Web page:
Does Claustrophobia Affect a Radiology Procedure?
Many people experience claustrophobia. Claustrophobia is an anxiety disorder in which the sufferer has an irrational fear of having no escape or being closed-in. It frequently results in a panic attack and can be triggered by certain stimuli or situations, such as being in a crowded elevator, a small room without any windows, being in an airplane and now it has become an issue with the use of radiologic technology.
What does a magnetic resonance imaging machine look like?
Magnetic resonance imaging, or an MRI, combines a powerful magnet with an advanced computer system and radio waves to produce accurate, detailed pictures of organs and tissues to diagnose a variety of medical conditions and guide patient care.
An open MRI looks kind of like a donut. There are magnets within the donut-shaped machine, and the patient lies inside of the donut-looking hole. Recently, much modern radiology equipment has been made to work around the individual patient, so that if the patient is a larger person or for example has claustrophobia, they can still have an MRI even with their condition. These open MRIs are accommodating to the patient, and are still high-strength and have the ability to achieve accurate images that are needed to help make diagnoses without sacrificing image quality.
Some MRIs are referred to as open, but they may only have a shorter and wider cylinder, which provides some comfort but not the same experience as a truly open MRI. Other radiology exams like ultrasounds and CT scans do not provoke claustrophobia the way MRIs do. Radiology exams in general do not provoke claustrophobia with things like ultrasounds or CT scans. People typically associate claustrophobia with an MRI, and that’s really related to a traditional MRI as opposed to the open MRI that is 1.5 tesla and allows radiologists to achieve good patient diagnostic accuracy along with good patient compliance because having the patient comfortable in the machine goes a long way towards getting quality images.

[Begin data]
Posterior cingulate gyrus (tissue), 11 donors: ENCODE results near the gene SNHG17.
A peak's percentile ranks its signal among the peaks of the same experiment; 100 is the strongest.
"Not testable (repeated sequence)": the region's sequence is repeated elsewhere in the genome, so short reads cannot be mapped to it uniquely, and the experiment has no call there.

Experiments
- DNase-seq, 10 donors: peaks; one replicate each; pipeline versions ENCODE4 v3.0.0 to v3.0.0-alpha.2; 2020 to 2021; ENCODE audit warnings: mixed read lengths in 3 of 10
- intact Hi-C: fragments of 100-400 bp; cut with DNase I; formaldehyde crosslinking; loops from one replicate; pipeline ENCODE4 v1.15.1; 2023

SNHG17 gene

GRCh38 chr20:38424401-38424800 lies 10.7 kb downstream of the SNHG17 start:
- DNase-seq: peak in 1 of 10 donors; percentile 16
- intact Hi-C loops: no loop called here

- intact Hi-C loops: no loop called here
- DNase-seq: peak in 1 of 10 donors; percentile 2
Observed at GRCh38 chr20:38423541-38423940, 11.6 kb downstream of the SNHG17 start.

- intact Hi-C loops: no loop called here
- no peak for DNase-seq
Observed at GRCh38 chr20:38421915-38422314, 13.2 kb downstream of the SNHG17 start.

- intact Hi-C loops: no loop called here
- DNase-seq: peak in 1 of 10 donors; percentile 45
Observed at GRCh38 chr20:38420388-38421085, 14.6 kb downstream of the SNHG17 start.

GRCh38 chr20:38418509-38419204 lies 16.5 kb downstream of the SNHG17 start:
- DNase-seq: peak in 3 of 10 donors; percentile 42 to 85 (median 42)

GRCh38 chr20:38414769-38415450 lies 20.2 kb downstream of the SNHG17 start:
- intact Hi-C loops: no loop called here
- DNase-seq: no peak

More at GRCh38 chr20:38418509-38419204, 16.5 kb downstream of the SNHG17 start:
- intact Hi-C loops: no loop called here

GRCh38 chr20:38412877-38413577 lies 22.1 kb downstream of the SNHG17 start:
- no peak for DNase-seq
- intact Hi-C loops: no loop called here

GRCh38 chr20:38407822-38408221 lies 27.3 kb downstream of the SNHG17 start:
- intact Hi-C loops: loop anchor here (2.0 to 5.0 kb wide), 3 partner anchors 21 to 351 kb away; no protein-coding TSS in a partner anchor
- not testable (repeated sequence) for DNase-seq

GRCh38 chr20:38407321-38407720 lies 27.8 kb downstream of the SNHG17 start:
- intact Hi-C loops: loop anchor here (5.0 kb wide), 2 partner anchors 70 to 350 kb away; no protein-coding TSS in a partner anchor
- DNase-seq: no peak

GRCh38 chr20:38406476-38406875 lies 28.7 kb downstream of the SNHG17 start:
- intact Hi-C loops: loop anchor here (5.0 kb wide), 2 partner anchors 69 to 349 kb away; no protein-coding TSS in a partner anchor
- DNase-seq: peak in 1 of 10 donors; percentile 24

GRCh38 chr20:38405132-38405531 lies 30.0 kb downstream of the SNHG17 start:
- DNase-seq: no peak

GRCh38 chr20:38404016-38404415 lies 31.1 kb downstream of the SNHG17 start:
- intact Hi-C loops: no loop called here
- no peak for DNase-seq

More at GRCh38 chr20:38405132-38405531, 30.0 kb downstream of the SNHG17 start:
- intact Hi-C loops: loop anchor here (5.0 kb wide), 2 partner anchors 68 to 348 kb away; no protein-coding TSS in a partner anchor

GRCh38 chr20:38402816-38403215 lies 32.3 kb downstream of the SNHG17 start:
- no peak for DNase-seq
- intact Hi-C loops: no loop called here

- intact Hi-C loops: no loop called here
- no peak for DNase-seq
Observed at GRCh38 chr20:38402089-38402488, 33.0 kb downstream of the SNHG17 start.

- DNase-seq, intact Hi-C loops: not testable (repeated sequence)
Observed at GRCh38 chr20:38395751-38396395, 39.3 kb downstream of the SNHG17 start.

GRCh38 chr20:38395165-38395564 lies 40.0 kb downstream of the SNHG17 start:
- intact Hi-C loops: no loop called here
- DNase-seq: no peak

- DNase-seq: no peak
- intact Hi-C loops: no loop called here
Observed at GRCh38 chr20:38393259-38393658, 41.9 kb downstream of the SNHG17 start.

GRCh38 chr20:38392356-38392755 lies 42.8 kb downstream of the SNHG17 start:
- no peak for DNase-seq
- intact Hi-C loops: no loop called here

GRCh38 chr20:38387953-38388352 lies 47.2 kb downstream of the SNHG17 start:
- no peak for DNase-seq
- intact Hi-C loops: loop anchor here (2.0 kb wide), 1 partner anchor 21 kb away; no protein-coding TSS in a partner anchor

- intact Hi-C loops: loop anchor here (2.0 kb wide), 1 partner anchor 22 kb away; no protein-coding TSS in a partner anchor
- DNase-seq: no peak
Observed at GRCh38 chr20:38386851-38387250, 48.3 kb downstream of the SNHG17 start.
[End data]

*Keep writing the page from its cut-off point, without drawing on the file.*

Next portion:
With open MRI, patients are not enclosed, so they can look out into the room, children can bring in stuffed animals and other objects as long as they have no metal in them, and parents can hold toddlers while they are in the scanner. Patients can even bring their own music to listen to with headphones during the exam. This is done for the benefit of the patients, but also because calm patients do not move or fidget as much as patients feeling anxious. This ultimately leads to fewer retakes, sharper images and more accurate results.
How to treat someone with anxiety who needs an MRI
If an open MRI is not available, most facilities will give you a sedative upon request, or even anesthesia which would make you completely unconscious during the procedure. You should schedule an MRI at least a few weeks in advance if you are going to receive a sedative or anesthesia, since the former requires the presence of a registered nurse and the latter an anesthesiologist. This may be offered in pill or intravenous form. If a patient requires additional support with symptoms of anxiety, your referring provider may prescribe a benzodiazapine to take prior to the exam. A benzodiazapine is a class of drugs commonly prescribed to treat anxiety. This intervention is typically sufficient to relax the patient enough to complete the MRI. If you will be taking a benzodiazapine, ensure you have a driver tending to you after your appointment. State-of-the-art MRI scanners also have “motion correction” imaging that allow for a faster examination. That means the patient is in the scanner for a shorter time.